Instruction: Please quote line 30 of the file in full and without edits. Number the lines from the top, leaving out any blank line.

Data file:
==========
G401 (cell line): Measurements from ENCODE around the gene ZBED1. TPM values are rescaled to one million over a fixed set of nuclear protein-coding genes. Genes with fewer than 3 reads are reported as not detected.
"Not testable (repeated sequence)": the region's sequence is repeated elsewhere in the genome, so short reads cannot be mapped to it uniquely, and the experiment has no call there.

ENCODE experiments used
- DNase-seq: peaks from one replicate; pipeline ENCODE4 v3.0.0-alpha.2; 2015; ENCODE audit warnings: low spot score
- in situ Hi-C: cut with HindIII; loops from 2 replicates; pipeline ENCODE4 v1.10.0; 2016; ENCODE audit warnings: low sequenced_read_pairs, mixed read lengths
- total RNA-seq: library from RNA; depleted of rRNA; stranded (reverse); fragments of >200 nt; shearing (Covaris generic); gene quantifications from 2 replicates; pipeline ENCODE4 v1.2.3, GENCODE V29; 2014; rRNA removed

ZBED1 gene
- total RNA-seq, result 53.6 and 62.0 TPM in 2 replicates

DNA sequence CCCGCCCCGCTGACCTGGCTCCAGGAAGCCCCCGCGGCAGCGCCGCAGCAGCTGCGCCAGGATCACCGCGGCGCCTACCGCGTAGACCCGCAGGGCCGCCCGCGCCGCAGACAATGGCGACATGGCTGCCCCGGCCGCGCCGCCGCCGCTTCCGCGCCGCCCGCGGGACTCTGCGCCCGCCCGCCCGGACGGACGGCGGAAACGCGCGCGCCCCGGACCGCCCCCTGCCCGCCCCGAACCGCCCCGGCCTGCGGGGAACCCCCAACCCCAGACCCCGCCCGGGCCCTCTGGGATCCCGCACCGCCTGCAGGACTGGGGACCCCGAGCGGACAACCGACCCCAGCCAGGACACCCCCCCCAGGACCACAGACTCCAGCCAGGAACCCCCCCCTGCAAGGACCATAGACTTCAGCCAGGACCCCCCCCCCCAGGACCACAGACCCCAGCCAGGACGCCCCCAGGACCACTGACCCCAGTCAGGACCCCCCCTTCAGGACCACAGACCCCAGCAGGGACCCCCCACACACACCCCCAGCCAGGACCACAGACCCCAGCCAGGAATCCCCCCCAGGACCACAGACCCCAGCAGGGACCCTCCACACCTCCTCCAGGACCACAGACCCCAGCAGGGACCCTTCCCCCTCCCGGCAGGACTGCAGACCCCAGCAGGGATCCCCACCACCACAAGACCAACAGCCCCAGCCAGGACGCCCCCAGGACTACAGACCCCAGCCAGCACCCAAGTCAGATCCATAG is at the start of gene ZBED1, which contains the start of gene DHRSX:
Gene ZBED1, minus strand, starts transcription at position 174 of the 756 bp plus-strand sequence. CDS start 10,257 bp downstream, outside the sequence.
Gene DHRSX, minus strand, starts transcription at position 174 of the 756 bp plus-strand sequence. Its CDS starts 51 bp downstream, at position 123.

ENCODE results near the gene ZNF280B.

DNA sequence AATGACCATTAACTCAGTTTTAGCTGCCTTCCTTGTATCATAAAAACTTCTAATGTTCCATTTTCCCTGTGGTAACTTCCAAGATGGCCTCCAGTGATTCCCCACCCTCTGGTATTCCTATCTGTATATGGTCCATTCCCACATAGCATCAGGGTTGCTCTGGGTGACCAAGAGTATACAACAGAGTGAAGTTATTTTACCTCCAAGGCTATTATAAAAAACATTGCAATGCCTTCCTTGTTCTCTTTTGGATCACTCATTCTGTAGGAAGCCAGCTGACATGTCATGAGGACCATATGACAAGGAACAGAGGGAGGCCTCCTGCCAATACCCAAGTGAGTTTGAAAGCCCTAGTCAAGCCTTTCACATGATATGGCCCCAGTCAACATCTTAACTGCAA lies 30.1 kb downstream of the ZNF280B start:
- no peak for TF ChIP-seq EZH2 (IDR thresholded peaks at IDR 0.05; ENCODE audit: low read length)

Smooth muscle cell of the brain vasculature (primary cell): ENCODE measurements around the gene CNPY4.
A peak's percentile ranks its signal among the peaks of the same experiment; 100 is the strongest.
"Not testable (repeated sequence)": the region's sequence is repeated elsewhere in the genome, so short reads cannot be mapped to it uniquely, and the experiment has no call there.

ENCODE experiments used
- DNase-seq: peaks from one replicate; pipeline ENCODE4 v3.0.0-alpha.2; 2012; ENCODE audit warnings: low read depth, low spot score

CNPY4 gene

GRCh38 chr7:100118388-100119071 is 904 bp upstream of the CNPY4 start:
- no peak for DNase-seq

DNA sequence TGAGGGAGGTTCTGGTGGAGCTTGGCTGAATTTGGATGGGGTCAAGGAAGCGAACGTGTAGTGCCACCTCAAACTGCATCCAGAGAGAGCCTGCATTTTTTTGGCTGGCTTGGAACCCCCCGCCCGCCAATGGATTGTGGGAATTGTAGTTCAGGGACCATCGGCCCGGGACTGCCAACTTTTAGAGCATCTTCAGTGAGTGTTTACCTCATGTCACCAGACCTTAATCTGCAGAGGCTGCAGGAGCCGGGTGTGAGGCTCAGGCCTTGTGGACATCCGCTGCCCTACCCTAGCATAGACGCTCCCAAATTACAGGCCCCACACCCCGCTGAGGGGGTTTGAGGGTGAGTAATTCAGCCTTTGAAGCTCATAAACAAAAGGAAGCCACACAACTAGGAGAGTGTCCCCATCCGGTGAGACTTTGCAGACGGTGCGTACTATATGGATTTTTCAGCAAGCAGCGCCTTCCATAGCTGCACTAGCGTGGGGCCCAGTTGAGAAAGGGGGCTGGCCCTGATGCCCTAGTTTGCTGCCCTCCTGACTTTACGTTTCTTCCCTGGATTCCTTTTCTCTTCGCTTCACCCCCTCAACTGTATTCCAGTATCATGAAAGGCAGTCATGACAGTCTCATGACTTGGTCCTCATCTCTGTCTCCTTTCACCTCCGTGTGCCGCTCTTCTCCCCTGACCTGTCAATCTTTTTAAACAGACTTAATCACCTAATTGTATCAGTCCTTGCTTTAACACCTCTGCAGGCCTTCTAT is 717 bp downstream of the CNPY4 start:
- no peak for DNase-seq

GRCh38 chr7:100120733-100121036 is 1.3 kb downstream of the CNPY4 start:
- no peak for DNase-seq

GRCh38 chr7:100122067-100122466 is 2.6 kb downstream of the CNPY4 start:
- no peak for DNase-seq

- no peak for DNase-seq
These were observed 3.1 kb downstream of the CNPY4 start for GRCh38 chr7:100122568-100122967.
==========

These were observed 3.1 kb downstream of the CNPY4 start for GRCh38 chr7:100122568-100122967.